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Abraham Jacobs, now, or late, dwelling at Reading, in Berkshire. I have conversed with this man, who, in the course of our conversation owned to me, that he could not resist the convincing evidence contained in the prophecies of a suffering Messiah, to be numbered,' though perfectly innocent, * with the transgreffors,' and die an ignomia nious death, antecedently to his entrance on a kingdom, to be given him by God, in reward of his obedient sufferings and death; a kingdom, the distinguishing characteristics whereof I shall enlarge upon, in the fequel of this address. But that has happened to Jacobs, which too frequently happens to other men, viz. 'Incidit in Scyllam, qui vult vitare Charybdim,' in steera ing clear from one rock, he has struck upon another; for at the very time, as I frankly in effect told him, he saw his Lord, Christ, be lost sight of his God, Jehovah, having embraced Christianity on the Athanafian plan, by far the most absurd of the three fanciful hypothefes, I before explained to you.' Now it is very probable, this honest Israelite was so struck with the perspicuity of the prophecy, respecting the fufferings and death of the innocent Meffiah, that he never gave

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himself leisure to reflect on the manifest absurdity of supposing his person, or essence, to constitute one third part of the supreme Being. But when a Christian appears labouring the point of your conversion, on the ground of a full conviction, that both your sacred writings, and genuine Christian Scripture, will support him in asserting, that the suffering Messiah was a man, of the seed of David, as being begotten by the husband, Joseph, on the body of his wife, Mary, both lineally descended from that king of Ifrael ; it surely is incumbent on you, my friends, to re-consider your own prophecies, and, with minds open to conviction, feriously examine, whether the suffering Jesus of the Christians, the remote son of David, and immediate son of Joseph and Mary, be your predicted Messiah or not.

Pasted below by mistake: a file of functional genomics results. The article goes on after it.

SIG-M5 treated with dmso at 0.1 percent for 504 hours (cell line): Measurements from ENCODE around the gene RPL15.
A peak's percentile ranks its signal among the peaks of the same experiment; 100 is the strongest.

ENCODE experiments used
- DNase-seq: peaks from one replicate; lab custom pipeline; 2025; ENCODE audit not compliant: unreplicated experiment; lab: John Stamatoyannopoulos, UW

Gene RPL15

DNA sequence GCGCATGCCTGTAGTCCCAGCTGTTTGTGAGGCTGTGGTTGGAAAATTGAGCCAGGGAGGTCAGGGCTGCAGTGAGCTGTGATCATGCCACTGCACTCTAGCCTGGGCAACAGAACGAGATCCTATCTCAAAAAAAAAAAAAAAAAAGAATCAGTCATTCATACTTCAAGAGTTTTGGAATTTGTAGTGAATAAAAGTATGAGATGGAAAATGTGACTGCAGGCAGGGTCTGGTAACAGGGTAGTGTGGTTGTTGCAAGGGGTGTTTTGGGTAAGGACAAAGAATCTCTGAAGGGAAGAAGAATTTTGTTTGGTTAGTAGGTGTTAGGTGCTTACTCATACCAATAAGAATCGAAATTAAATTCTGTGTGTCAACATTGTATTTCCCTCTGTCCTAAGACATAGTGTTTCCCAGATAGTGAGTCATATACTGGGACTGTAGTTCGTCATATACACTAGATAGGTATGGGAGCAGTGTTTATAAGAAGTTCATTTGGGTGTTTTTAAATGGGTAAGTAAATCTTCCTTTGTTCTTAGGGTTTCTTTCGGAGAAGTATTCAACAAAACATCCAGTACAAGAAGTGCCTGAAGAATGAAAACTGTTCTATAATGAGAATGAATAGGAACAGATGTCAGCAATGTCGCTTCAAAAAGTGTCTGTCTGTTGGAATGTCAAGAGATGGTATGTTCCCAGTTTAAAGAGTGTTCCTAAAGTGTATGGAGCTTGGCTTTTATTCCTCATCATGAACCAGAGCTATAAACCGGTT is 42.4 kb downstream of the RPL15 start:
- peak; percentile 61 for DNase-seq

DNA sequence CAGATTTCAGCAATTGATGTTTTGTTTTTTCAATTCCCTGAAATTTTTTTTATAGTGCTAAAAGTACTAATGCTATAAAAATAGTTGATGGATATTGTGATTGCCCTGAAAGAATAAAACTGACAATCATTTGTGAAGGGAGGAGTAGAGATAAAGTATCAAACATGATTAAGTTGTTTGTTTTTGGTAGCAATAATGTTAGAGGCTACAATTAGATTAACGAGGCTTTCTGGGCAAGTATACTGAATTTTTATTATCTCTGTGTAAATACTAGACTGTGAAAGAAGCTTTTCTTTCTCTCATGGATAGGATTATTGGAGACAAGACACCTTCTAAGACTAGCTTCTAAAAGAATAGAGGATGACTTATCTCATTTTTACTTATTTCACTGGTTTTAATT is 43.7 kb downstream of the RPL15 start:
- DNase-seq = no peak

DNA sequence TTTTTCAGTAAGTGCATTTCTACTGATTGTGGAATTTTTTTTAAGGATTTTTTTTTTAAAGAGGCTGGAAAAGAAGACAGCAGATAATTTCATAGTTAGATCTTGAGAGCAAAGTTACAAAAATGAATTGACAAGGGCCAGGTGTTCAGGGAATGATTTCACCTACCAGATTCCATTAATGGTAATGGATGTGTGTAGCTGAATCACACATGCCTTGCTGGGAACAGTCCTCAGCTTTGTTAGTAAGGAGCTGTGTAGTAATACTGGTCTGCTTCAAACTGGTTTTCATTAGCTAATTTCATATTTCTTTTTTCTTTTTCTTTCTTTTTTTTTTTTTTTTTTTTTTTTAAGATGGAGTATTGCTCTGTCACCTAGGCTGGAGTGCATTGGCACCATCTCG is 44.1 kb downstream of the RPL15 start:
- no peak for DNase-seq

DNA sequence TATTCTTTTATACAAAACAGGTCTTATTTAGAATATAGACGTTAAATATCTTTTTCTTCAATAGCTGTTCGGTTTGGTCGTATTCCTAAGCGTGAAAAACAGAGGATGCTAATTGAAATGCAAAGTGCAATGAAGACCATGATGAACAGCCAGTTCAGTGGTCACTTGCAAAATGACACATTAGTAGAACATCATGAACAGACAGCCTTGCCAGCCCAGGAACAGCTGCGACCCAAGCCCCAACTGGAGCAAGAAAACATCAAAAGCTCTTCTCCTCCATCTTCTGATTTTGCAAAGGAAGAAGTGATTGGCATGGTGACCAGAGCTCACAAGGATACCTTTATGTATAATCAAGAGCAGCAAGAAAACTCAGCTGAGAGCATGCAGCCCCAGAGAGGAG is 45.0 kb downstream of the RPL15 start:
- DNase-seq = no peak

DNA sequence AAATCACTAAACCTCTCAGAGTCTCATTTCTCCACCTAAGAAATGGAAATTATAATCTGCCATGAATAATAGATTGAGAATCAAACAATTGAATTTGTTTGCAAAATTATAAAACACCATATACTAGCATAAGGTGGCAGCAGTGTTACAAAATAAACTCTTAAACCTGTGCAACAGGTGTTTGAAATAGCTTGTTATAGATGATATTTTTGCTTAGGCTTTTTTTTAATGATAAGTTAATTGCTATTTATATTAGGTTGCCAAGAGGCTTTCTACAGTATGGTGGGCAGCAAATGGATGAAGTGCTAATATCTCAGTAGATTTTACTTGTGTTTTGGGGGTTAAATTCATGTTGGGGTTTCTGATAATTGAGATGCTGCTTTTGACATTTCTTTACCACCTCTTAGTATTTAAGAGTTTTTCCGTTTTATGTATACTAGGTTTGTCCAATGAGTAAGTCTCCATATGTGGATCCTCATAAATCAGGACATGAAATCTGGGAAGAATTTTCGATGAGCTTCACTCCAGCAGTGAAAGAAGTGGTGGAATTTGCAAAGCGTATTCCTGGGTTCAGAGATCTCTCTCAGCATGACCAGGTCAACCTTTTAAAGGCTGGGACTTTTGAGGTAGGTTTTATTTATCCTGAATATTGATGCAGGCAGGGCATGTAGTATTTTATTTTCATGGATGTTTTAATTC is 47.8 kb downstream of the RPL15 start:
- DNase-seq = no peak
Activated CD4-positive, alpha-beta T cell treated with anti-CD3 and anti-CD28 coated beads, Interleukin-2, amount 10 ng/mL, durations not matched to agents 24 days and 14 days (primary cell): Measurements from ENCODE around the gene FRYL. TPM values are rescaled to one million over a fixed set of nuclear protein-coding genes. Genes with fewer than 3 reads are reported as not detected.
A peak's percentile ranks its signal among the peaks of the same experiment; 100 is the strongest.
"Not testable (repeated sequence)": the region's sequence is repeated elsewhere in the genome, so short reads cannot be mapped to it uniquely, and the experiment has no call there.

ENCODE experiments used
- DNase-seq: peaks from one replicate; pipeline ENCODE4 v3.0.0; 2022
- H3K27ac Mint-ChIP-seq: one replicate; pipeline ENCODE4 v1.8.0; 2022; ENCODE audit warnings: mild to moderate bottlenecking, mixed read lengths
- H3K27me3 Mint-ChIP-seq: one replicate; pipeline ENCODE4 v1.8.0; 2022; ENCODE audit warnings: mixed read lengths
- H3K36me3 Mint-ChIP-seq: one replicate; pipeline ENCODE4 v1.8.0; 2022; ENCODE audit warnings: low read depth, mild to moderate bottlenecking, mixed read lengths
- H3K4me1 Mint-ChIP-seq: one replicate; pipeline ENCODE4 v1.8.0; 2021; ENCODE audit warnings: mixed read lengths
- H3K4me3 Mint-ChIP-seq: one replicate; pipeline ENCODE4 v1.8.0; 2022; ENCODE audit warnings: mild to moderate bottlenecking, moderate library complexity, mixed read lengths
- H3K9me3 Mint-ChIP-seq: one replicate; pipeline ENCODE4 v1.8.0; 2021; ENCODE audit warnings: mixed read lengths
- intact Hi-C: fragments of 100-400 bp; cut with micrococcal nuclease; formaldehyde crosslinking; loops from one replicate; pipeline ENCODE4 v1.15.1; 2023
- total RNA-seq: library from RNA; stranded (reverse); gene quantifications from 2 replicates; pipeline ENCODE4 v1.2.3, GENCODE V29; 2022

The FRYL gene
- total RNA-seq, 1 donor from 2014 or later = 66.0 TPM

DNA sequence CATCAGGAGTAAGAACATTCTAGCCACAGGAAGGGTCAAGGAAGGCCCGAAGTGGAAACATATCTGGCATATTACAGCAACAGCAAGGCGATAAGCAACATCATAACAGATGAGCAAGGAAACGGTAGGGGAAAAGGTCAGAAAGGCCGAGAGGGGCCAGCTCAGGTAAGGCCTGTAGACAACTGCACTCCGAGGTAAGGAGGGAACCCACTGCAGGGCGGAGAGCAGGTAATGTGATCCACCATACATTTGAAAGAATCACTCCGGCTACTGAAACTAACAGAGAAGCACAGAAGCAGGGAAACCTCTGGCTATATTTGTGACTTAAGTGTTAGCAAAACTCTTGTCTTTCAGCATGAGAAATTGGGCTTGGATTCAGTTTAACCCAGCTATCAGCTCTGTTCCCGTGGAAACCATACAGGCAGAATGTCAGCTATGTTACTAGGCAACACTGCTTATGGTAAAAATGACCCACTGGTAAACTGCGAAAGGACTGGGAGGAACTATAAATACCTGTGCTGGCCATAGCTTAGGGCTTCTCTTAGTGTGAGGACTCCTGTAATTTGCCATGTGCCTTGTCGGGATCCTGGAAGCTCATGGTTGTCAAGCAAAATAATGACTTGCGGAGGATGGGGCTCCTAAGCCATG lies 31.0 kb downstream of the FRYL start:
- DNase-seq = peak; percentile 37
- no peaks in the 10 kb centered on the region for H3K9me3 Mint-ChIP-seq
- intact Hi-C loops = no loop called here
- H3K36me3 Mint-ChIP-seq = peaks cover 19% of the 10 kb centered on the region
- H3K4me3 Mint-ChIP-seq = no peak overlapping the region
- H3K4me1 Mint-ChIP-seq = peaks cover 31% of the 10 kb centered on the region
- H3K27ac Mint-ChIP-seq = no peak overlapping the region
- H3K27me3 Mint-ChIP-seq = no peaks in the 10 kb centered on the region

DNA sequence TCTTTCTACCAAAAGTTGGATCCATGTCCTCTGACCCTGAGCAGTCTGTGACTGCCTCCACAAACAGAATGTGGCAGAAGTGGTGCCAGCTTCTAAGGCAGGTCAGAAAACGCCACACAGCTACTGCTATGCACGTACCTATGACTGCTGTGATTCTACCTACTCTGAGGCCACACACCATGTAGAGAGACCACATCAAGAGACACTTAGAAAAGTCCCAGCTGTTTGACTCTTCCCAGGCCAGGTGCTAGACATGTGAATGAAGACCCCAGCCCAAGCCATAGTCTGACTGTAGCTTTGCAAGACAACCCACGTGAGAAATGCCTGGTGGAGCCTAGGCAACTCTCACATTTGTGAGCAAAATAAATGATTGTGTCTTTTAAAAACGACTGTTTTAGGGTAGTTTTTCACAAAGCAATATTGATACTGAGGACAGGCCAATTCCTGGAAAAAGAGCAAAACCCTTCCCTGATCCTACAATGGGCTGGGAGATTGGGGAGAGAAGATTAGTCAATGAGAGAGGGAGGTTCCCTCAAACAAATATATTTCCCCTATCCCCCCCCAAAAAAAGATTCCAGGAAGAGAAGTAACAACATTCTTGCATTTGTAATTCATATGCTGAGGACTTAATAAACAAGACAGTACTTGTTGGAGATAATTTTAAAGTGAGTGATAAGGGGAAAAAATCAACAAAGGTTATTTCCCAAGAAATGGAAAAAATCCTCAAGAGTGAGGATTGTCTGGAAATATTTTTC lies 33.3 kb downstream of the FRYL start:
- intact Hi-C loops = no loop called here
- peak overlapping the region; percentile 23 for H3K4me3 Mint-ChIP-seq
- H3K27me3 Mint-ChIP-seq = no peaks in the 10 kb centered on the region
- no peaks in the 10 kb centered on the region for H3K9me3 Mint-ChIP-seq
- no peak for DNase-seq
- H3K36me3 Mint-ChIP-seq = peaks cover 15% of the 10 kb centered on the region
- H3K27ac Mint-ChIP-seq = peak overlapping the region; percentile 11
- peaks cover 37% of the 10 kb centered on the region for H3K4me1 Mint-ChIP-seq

I now proceed to describe the distinguishing characteristics of that kingdom of the Messiah, which is to be given him by God, in reward of his obedient sufferings and death. These are two. The first respects its nature, viz. that it shall be established in righteousness,'truth and love. The lait respects its duration, viz. that it

shall

shall never be destroyed,' according ta the Prophet Daniel, ii, 44, whom you seem to erroneously class among your apocryphal writers. The same Prophet adds, 'it,' the kingdom, ' shall break in pieces, and consume all these kingdoms, the kingdoms into which the Roman empire was divided,